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Universities UK response to Higher Education White Paper

Universities UK is pleased that today’s White Paper recognises the success and contribution of universities to the health of the UK. In addition to its outline plans for funding the sector, it contains a number of proposals to ensure that the sector remains competitive and responsive. Universities UK will be considering these carefully and talking to Government over the coming months.

We are pleased the Government has recognised that the sector needs substantial investment. In the spending review settlement for 2002 also published today it has made a real contribution to filling the funding gap, and has acknowledged some of the investment needs identified in our submission to the Spending Review. This is reflected in the overall annual real terms increase of 6%.

We calculate that there is some £3.7billion additional public investment in HE for England over the spending review period plus an additional £0.8 billion for student support. This is welcome news and when set against current funding amounting to £6 billion per year (excluding student support) is a substantial increase.Universities UK will now look at the details of the recommendations for institutional funding and examine closely the extent to which new money is earmarked to fund specific Government initiatives. Clearly any new money available for teaching through the block grant would be reduced by these initiatives. We also note the Government’s comments on developing research in universities. We will want to look closely at the proposals for new systems of allocation.

It is good news for institutions that the £170 million made available as a special initiative under SR2000 on HR strategies will be consolidated into institutions' core grants from 2004-05. This is something for which Universities UK has campaigned.In the longer term, we note the steps taken in the White Paper to make changes to the student contribution, including the deferment of repayment of an increased tuition fee. We take some reassurance from the announcement that universities will receive an immediate income equivalent to the value of the fee from Government following the removal of an upfront fee contribution from the student. Universities UK has said it will judge any new funding mechanism on the extent to which it brings additional new money to the sector.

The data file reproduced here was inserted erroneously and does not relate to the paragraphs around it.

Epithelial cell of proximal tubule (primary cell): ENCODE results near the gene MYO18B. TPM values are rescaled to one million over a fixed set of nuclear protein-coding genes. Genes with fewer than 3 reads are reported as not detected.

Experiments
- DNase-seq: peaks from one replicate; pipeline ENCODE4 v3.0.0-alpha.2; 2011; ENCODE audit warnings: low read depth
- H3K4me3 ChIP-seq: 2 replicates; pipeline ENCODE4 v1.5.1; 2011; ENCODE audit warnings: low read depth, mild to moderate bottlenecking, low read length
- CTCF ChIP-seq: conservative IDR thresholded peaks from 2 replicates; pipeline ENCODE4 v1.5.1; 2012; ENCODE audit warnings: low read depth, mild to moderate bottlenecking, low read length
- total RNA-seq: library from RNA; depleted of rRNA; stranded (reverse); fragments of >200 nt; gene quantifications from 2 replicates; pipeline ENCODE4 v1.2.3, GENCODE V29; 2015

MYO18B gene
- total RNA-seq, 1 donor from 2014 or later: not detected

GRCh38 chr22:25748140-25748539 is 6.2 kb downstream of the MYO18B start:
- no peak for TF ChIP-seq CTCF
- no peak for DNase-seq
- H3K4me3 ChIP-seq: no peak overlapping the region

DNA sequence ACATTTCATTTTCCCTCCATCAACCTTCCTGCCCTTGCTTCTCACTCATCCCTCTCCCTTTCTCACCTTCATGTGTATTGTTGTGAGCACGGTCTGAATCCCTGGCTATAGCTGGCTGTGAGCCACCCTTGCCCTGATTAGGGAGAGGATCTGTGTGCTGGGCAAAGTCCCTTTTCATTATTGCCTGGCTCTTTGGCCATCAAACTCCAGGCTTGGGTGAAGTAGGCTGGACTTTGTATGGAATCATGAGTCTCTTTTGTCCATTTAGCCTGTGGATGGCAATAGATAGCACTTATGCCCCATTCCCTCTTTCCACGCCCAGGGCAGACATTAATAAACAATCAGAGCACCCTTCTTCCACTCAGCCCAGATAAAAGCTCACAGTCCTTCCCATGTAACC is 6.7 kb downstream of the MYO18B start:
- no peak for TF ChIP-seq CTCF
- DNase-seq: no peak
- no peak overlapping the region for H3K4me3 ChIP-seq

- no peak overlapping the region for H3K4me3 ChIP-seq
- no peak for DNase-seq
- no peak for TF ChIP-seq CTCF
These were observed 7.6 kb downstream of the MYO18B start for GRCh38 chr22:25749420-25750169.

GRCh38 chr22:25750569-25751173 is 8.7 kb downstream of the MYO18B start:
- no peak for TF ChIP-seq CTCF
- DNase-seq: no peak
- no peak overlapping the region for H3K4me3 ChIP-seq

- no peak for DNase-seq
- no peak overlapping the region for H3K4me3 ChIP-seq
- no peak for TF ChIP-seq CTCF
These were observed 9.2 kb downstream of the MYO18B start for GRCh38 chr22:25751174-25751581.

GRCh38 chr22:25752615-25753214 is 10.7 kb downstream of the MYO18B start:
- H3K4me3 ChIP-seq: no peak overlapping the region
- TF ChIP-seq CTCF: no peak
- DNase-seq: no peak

We note the new funding arrangements, including the increased Access Premium, outlined in the White Paper, which will help ensure that future expansion is better supported. Universities UK acknowledges the Government response to our proposal for the reintroduction of targeted maintenance support – this will go some way towards addressing concerns over debt aversion among potential students from poorer backgrounds.

Universities UK welcomes the increased emphasis in the White Paper on widening participation – all UK universities support a properly funded 50% target and we are already working hard in this area. We note the proposal to introduce an Access Regulator but we remain to be convinced what value a regulator would add to performance indicators and funding mechanisms already in place to encourage access. This is in addition to the Government’s acceptance that the biggest barrier to university entry is attainment and aspiration in schools.

We are pleased that the Government will finance our proposals for a Leadership Foundation to help university management meet the competitive challenges which the White Paper describes.

We are also pleased that our work with HEFCE on an agency for teaching enhancement is so fully supported. In addition, we will be assessing the regulatory burden of many of the Paper’s proposals including those for the assessment to determine centres of teaching excellence.Diana Warwick, chief executive, Universities UK, said: "The White Paper makes a generous acknowledgement of the successful contribution universities have made. It also contains many detailed proposals which we will now be looking at very carefully."

Universities UK Media Release, January 22, 2003

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Last updated: 24 January 2003 10:55
Created by: Rachel Tunstall

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